Updated by Will Fulton on 7-29-2015: In contrast to earlier reports that Razer was backing out of Ouya’s financial commitment to the “Free the Games Fund”, the hardware manufacturer has annoucned its plans to pay out the estimated $620,000 to eligible independent developers. One notable change is that Razer is dropping the stipulated platform exclusivity to Ouya in exchange for offering an equitable amount of free downloads to subscribers of Razer’s Cortex TV service. You can read Razer’s full statement below:
Razer and a new Ouya publishing entity will work to satisfy previously involved Free the Games
“Razer has a real interest in supporting indie developers and furthering the expansion of Android (FtG) developers, while creating a more open, sustainable distribution model that benefits gamers and expands revenue opportunities for all parties involved.
Razer plans to back the new Ouya to fulfill an estimated $620,000 fund established for FtG developers who had signed FtG agreements with the original Ouya and who fulfill their FtG agreement milestones and related commitments on Kickstarter.
Qualified FtG developers will need to sign up with the new OUYA for a new publishing agreement.
Financial terms will remain largely the same with one notable exception. Advances under the FtG agreements demanded commercial exclusivity to the Ouya platform. Under the proposed new agreements, Razer and Ouya publishing will forgo exclusivity in favour of developers providing an equitable amount of their FtG-funded titles to gamers for free on the Cortex TV platform. For example, if $10,000 is funded toward a $1 game, then 10,000 games at $1 would be given away at no cost to gamers on Cortex TV. Ouya publishing will not limit developers in any instance to one or another platform, but will promote publishing to all Android platforms-Google Play, Cortex TV, XiaoMi, Alibaba, and the likes.
Razer has a real interest in supporting indie developers and furthering the expansion of Android gaming on TV. Moving forward with this plan will ensure that both interests are met, as openly, widely, and beneficially as possible. Razer did not acquire hardware, agreements, pre-existing liabilities or debts from Ouya-only software related to the Ouya store and content catalog. Razer must sign new agreements with FtG developers, since there are no existing legal or non-legal developer relationships. Razer’s credo is “By Gamers. For Gamers.” Giving back to gamers, game developers and those who support the gaming lifestyle is what it’s all about.”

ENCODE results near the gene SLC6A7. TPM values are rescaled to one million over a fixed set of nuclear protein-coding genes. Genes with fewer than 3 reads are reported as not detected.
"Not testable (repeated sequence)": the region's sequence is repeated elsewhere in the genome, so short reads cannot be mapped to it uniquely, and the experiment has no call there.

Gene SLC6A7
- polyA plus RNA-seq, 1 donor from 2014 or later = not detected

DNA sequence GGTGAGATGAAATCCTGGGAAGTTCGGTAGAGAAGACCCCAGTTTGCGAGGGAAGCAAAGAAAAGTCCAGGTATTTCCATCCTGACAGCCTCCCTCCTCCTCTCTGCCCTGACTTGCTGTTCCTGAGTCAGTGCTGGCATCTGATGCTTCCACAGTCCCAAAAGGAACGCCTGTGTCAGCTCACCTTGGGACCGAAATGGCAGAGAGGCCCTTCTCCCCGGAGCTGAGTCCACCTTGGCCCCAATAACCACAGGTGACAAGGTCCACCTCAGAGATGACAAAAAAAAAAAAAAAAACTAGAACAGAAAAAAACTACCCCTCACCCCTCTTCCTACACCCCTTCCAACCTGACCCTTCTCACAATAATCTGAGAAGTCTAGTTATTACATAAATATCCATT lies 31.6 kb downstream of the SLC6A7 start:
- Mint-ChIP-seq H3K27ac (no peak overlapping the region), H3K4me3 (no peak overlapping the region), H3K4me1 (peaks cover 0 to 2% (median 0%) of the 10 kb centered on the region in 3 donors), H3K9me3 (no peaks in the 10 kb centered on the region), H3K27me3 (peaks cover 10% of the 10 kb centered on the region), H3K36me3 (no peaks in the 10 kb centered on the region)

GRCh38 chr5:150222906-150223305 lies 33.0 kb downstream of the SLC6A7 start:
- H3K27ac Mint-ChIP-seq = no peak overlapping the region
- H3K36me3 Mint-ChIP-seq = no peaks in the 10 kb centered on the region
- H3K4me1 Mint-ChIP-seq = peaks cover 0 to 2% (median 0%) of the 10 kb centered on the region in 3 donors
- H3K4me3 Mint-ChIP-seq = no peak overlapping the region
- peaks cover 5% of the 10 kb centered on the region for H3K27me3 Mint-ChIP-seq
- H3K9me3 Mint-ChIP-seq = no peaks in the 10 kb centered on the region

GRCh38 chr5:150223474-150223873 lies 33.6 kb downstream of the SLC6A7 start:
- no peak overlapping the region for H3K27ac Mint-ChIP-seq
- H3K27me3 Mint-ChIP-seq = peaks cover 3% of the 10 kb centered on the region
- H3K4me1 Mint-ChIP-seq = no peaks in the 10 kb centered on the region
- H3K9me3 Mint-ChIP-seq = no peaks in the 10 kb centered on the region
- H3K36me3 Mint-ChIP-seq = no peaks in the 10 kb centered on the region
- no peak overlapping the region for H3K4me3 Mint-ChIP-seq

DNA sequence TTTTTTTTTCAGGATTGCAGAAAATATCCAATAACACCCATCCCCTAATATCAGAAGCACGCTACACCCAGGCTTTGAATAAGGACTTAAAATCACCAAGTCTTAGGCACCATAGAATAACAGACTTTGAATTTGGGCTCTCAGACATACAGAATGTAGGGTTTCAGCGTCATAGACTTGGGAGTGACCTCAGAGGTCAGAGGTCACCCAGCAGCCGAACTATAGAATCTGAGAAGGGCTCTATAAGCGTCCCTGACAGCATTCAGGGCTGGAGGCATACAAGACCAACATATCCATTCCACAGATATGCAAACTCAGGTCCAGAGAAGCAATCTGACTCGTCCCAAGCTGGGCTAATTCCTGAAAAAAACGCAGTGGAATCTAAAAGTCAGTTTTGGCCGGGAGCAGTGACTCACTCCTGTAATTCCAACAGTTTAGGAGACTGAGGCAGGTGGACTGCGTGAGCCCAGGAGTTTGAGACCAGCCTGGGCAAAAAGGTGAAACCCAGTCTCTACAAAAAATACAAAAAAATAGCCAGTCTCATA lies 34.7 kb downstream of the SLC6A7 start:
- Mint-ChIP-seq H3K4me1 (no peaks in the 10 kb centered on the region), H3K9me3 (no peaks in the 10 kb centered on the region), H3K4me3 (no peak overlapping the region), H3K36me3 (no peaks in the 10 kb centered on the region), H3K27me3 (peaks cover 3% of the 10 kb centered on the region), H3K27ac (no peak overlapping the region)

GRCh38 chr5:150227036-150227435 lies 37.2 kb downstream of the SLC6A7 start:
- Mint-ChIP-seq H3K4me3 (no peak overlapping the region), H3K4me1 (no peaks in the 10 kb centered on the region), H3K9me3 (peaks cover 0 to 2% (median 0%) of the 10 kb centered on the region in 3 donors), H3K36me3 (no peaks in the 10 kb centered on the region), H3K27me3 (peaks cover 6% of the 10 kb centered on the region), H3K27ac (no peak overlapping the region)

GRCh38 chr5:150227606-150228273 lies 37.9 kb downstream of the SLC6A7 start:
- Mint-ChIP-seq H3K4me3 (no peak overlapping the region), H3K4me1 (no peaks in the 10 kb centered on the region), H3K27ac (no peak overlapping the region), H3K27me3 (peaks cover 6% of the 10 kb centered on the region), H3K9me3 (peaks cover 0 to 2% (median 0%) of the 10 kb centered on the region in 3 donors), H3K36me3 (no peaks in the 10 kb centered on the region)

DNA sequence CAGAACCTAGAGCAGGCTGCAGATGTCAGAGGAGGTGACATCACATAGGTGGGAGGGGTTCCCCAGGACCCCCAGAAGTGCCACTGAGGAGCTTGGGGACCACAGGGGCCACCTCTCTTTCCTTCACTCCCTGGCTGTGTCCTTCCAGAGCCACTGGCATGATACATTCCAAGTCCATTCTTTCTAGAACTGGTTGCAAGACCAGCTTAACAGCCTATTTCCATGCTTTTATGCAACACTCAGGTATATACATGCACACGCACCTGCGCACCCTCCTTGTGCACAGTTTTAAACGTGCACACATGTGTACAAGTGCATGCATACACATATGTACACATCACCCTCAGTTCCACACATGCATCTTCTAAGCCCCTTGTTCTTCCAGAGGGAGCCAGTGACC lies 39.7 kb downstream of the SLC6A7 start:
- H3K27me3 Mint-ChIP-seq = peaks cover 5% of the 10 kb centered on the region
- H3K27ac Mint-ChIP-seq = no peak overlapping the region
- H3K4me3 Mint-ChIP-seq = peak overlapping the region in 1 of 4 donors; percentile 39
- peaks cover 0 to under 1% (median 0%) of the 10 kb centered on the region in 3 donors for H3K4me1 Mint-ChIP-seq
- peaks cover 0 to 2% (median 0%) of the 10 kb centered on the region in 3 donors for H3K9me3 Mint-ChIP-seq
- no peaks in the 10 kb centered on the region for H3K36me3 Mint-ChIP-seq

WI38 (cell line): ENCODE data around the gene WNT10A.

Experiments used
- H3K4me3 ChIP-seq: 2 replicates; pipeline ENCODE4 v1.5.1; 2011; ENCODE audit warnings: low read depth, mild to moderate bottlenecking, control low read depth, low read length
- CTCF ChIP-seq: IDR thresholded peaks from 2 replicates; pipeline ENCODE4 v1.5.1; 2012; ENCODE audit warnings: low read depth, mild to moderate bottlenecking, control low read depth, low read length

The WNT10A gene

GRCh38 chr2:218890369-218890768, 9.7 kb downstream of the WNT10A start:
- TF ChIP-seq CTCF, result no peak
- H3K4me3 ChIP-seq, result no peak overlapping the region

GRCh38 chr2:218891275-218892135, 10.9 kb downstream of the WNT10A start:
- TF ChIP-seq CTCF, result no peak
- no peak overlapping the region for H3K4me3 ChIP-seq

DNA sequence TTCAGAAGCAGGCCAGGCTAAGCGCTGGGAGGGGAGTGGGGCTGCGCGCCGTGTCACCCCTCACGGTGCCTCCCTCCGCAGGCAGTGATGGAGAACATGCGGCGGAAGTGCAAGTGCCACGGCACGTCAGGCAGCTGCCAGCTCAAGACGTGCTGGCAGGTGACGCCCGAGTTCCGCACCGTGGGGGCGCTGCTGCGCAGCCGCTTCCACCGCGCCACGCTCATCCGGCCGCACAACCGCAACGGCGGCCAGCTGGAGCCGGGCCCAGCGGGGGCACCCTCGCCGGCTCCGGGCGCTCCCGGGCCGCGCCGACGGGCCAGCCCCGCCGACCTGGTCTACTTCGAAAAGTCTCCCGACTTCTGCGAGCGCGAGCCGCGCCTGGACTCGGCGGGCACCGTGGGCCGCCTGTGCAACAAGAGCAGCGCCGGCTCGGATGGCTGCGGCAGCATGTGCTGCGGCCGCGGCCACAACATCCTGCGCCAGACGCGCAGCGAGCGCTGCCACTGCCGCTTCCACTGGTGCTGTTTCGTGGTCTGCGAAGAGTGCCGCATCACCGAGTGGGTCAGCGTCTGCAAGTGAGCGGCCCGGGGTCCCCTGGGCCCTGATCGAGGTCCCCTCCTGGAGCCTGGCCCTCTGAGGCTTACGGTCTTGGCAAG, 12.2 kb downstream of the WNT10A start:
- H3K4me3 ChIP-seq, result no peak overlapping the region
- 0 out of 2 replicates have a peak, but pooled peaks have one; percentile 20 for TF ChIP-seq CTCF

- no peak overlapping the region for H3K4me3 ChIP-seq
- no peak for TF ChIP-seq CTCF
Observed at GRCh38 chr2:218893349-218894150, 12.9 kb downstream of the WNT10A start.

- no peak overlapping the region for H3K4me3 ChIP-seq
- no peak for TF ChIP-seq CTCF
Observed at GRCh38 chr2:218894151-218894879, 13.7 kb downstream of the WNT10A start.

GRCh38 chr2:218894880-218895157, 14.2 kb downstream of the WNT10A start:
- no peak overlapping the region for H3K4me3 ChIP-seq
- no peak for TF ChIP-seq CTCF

Original Story on 7-28-2015: Indie developers expecting a cash reward for releasing Ouya versions of their games may not get what they’re owed following the platform’s recent purchase by hardware manufacturer Razer, according to an Engadget report.
An anonymous developer eligible for Ouya’s “Free the Games Fund” tells Engadget that Razer nullified the deal over a series of phone calls earlier this month, despite long-standing promises from Ouya’s previous owners.
In 2013, Ouya announced that it had earmarked $1 million for the “Free the Games Fund,” an initiative that provided financial incentive for indie developers to release exclusive games for the company’s $100 Android microconsole.
To be eligible for funding, developers agreed to make their games Ouya-exclusive for a minimum of six months. After the period of exclusivity ended, Ouya would then match the funding amount developers had earned from a linked Kickstarter project, up to a maximum payout of $250,000.
Ouya later revised its terms in order to address criticism and make funding more accessible for smaller studios. Afterward, the Free the Games Fund required developers to reach a $10,000 minimum funding goal on Kickstarter, with at least 100 backers logged for every additional $10,000 received afterward.
According to affected developers, Ouya quietly updated its Free the Games Fund contract earlier this year, adding a clause terminating all agreements in case of the company’s insolvency, bankruptcy, or discontinuation. Razer’s recent purchase of Ouya apparently absolves either company of payment under the updated terms.
Razer allegedly told a Free the Games Fund developer earlier this month that they would not receive Ouya’s promised $30,000 in matched funding. “Razer/Ouya’s insistence that these deals are gone is causing us to have to majorly restructure our plans leading up to release,” the anonymous developer told Engadget. “The remaining money owed from the fund is essential to us in our last stages of marketing and QA, as well as a resource for continued content updates of the game after initial release.”
Razer has not issued a response regarding Ouya Free the Games Fund developer allegations.
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